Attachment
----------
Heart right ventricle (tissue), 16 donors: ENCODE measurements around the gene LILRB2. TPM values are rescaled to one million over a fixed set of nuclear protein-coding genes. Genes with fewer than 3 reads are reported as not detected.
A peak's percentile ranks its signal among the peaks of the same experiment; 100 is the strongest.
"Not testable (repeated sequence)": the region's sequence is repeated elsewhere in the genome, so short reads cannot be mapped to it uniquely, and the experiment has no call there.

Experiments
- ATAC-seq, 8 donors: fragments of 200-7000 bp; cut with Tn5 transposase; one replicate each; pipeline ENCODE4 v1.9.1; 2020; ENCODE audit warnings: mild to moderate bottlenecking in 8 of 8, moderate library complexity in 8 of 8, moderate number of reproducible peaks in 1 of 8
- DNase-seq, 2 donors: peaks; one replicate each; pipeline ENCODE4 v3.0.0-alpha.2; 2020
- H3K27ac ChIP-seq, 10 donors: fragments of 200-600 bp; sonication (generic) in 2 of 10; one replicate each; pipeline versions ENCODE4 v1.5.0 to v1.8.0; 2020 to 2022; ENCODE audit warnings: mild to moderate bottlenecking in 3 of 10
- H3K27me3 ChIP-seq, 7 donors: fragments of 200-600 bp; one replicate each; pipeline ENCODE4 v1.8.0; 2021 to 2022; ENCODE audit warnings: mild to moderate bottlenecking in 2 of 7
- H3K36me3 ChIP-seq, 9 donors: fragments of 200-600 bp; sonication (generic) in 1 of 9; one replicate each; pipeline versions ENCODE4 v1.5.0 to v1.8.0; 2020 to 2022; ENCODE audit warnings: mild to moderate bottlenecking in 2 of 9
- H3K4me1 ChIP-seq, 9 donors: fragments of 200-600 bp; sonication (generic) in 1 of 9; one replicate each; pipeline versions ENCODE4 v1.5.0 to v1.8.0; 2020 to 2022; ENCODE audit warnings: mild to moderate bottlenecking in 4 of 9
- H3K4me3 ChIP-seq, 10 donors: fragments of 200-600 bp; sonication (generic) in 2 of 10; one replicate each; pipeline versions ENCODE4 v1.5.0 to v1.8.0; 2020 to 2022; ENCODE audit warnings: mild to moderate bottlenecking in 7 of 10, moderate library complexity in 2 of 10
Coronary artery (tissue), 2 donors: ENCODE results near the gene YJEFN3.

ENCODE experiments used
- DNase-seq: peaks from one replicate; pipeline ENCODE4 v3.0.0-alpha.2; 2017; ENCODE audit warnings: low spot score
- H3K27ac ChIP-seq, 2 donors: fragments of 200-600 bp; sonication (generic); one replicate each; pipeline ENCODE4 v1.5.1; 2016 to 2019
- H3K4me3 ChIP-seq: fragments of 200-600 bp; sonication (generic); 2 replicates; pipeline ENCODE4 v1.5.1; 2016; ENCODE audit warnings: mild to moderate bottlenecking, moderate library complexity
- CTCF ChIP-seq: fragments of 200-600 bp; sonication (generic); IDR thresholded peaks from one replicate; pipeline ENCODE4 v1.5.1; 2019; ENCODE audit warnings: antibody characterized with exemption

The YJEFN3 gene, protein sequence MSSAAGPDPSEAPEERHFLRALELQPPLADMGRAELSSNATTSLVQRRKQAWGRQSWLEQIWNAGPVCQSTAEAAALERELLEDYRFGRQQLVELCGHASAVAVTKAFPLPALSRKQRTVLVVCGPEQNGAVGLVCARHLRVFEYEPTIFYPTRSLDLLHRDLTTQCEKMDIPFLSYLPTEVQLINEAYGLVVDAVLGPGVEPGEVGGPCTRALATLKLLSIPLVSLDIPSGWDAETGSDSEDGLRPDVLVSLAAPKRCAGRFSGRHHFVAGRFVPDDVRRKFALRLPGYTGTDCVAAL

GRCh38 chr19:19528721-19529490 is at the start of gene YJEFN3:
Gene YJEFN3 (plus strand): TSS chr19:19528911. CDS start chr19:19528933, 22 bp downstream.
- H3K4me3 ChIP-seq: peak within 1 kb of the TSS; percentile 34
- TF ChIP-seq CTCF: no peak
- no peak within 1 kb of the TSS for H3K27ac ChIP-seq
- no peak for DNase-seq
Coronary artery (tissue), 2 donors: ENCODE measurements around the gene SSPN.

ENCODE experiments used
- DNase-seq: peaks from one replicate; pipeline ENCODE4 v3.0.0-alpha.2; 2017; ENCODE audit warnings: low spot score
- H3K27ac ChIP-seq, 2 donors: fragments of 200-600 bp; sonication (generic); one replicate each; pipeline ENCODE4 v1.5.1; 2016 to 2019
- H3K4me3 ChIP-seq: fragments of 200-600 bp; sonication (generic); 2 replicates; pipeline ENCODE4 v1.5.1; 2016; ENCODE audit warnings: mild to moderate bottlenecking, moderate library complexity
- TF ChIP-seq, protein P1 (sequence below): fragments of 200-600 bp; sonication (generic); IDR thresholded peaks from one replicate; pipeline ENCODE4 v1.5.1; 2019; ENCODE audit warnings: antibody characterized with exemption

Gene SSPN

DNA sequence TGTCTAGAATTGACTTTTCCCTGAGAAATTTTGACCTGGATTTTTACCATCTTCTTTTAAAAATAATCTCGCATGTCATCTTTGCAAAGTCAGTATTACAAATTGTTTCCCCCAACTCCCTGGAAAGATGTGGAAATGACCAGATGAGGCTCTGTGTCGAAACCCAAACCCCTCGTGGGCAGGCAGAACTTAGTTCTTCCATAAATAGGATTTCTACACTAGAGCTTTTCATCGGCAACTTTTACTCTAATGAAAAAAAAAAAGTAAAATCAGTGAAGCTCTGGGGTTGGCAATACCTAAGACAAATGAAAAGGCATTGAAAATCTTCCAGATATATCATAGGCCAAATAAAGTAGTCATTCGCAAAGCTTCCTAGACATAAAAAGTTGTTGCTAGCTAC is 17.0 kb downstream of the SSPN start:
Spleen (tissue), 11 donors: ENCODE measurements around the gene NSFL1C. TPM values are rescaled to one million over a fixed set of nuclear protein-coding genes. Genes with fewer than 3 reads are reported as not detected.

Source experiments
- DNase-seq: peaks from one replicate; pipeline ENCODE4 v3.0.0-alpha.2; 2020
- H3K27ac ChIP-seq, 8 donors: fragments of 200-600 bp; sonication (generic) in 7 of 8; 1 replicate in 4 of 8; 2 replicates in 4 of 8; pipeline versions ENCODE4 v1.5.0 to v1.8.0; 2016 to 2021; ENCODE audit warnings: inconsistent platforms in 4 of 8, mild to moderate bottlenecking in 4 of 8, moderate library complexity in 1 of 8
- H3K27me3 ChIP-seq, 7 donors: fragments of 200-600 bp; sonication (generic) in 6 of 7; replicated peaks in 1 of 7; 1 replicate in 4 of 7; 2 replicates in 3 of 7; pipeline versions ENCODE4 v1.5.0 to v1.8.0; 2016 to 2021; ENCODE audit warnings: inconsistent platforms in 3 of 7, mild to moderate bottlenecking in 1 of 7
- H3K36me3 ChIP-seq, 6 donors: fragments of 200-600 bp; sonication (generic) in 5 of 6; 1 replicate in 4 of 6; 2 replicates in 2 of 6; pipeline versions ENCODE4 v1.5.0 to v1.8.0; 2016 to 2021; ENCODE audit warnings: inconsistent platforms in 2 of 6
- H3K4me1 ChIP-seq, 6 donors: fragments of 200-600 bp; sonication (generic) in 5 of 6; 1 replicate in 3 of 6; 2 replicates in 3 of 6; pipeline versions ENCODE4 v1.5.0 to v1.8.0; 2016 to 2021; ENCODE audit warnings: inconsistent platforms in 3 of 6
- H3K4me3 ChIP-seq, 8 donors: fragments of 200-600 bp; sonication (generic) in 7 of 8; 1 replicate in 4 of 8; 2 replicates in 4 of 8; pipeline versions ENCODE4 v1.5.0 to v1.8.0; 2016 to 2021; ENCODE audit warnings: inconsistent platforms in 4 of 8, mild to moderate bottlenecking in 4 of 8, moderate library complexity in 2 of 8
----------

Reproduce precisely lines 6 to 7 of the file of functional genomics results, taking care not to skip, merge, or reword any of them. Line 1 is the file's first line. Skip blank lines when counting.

- DNase-seq, 2 donors: peaks; one replicate each; pipeline ENCODE4 v3.0.0-alpha.2; 2020
- H3K27ac ChIP-seq, 10 donors: fragments of 200-600 bp; sonication (generic) in 2 of 10; one replicate each; pipeline versions ENCODE4 v1.5.0 to v1.8.0; 2020 to 2022; ENCODE audit warnings: mild to moderate bottlenecking in 3 of 10